She squared her shoulders. She lifted her chin. She’d fought against heartbreak every day for three years since her husband’s death. She’d fought the constant fear of losing her beloved brother in battle. She fought against the effects of this foolhardy war that sent all but two of her field hands fleeing. If she could endure all that plus operate this plantation all alone to keep Benjamin’s dreams alive, then surely, this too, she could fight.

And the loaded weapon? Well, it was for her fortitude only.

She knew she couldn’t shoot them all.

“Please, don’t turn in,” she mumbled, but the supplication withered on her lips when the front of the long column halted near the fieldstone gateposts at the far end of the lane. Three cavalrymen turned toward her then approached in a steadfast, orderly fashion.

Her gaze skimmed over the first soldier holding a wooden staff, a swallow-tailed scrap of flag near its top whipping in the breeze. The diminutive silk bore an embroidered gold star surrounded by a laurel wreath, the words, US Cavalry-6th Ohio, stitched beneath. Emaline disregarded the second cavalryman and centered her attention directly upon the officer.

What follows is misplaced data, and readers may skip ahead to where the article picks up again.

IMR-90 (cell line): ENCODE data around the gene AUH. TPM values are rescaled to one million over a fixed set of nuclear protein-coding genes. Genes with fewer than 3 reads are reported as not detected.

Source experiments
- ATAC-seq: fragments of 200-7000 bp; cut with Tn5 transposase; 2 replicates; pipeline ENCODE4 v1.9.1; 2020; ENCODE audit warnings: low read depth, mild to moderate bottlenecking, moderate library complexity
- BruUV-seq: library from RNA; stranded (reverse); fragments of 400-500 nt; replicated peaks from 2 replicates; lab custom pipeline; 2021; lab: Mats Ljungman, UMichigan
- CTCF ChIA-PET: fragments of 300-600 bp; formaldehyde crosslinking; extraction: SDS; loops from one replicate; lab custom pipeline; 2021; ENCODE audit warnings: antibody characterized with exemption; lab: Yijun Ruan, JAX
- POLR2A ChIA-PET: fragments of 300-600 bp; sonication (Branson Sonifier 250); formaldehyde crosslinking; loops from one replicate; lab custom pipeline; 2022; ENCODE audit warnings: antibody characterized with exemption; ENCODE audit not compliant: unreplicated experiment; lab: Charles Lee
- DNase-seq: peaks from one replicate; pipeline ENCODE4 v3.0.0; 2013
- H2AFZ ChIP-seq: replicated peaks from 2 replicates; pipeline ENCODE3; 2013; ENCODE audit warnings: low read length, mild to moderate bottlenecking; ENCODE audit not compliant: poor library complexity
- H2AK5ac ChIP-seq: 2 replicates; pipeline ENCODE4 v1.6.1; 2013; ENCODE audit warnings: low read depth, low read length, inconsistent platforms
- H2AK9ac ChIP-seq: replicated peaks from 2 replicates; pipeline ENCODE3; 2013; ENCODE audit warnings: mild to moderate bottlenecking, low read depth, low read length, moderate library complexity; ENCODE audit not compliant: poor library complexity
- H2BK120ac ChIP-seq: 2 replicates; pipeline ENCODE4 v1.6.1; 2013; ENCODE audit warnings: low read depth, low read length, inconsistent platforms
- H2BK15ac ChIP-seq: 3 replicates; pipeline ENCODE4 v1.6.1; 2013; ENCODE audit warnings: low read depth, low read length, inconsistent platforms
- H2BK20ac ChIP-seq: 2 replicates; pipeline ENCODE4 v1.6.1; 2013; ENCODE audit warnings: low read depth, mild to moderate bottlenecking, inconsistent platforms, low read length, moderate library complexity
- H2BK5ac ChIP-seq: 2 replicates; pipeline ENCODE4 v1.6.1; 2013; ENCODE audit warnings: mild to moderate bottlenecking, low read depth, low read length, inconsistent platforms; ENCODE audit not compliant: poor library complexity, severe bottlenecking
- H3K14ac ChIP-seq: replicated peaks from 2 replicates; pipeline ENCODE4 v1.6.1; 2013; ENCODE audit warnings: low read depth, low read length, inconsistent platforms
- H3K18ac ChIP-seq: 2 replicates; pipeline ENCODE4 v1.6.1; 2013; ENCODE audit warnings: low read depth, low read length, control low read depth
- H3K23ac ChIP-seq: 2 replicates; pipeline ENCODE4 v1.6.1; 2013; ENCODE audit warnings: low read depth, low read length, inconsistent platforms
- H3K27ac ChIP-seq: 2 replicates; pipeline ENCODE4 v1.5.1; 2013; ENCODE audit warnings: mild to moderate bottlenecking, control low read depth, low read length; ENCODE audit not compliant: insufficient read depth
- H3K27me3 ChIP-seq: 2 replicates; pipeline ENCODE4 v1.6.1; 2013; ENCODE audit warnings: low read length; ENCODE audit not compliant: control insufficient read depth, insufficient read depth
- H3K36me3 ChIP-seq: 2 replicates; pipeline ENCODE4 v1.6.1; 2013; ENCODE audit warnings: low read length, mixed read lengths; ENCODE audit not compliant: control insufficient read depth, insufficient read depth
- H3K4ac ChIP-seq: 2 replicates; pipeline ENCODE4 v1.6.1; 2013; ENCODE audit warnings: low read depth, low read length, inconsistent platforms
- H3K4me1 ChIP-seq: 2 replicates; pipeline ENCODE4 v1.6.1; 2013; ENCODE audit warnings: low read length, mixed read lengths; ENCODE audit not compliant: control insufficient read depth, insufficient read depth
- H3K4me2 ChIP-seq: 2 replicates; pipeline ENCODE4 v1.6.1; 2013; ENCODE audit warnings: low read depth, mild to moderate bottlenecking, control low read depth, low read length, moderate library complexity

The man sat his horse as if he’d been born in the saddle, his weight distributed evenly across the leather. A dark slouch hat covered sable hair that fell well beyond the collar of his coat. Epaulets graced both broad shoulders, emphasizing his commanding look. A lifetime spent in the sun and saddle added a rugged cast to his sharp, even features.

An overwhelming ache throbbed behind her eyes. What if she had to shoot him?

Or worse—what if she couldn’t?